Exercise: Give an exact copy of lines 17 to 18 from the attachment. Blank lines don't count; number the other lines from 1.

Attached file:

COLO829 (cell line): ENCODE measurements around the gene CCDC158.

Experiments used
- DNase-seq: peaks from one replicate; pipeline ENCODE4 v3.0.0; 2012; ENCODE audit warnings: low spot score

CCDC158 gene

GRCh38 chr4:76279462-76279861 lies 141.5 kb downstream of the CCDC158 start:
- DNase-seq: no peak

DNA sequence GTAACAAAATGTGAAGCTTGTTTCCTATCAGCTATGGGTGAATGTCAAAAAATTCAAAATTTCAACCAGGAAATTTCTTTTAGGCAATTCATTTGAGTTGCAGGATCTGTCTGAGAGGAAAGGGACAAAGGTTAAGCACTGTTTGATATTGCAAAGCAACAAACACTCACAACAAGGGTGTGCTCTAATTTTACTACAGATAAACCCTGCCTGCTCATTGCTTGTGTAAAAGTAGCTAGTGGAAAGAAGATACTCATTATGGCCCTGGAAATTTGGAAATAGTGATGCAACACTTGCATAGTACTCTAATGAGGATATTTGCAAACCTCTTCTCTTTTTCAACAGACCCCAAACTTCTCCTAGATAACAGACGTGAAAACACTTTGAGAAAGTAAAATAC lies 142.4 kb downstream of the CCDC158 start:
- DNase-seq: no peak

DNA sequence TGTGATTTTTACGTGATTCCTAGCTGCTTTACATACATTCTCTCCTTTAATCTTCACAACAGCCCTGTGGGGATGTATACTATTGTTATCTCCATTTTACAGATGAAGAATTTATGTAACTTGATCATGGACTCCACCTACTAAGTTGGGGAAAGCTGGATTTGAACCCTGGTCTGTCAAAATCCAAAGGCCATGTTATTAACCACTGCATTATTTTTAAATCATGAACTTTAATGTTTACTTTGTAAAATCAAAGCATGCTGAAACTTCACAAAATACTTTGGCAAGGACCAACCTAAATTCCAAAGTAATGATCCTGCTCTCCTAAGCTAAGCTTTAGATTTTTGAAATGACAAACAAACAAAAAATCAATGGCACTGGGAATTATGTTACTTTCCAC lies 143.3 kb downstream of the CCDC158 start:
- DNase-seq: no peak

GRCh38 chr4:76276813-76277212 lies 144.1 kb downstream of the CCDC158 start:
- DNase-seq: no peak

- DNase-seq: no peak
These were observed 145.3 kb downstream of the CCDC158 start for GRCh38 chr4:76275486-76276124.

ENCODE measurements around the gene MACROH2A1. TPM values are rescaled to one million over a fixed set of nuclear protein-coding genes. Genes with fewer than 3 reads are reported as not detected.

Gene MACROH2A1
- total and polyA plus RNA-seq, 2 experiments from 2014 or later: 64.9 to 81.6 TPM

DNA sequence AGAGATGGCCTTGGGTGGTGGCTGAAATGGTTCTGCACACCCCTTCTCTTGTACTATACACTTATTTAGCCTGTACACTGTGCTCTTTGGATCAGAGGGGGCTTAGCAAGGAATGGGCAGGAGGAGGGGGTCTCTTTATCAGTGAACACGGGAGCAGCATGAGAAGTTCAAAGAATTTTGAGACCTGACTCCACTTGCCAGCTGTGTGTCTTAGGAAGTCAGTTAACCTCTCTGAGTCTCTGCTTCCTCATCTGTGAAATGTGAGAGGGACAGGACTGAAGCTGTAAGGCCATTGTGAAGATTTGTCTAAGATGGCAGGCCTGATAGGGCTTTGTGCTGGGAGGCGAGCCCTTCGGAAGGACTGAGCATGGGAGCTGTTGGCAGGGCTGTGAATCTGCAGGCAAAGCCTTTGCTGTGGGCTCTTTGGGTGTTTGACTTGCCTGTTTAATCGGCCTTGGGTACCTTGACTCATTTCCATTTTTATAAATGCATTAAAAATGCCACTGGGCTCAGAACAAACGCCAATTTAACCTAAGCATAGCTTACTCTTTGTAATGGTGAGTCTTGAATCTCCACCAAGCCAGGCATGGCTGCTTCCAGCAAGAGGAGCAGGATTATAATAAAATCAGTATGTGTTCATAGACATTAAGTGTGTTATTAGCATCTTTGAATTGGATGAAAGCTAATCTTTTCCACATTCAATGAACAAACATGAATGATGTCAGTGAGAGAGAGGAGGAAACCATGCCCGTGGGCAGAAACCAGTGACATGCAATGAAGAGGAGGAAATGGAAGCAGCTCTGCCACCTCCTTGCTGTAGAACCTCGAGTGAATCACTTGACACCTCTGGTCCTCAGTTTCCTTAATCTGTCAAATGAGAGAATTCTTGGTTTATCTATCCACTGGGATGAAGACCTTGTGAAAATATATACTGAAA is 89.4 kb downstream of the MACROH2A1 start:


- total and polyA plus RNA-seq, 2 experiments from 2014 or later: 64.9 to 81.6 TPM

DNA sequence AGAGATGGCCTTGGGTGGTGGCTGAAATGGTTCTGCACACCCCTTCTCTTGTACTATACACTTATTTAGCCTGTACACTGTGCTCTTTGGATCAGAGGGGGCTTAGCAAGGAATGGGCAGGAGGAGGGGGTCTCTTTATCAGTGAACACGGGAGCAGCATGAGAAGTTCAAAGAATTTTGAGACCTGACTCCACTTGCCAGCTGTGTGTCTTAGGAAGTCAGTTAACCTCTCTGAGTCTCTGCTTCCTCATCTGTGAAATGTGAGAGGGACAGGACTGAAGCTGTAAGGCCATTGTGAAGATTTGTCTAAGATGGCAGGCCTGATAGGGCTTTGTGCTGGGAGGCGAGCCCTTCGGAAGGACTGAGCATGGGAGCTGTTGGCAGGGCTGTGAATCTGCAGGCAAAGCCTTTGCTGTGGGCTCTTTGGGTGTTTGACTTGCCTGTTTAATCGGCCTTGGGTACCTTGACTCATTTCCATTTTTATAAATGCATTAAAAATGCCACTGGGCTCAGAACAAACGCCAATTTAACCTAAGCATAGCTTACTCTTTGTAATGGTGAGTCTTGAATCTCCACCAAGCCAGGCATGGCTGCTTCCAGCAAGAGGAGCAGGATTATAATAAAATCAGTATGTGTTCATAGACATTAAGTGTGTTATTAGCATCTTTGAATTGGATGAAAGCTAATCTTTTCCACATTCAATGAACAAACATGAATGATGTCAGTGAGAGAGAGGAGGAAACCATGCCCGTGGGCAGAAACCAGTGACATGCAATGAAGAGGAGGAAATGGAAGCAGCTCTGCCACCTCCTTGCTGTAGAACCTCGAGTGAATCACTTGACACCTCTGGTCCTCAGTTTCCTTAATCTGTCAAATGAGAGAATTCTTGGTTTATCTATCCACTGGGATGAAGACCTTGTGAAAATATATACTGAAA is 89.4 kb downstream of the MACROH2A1 start: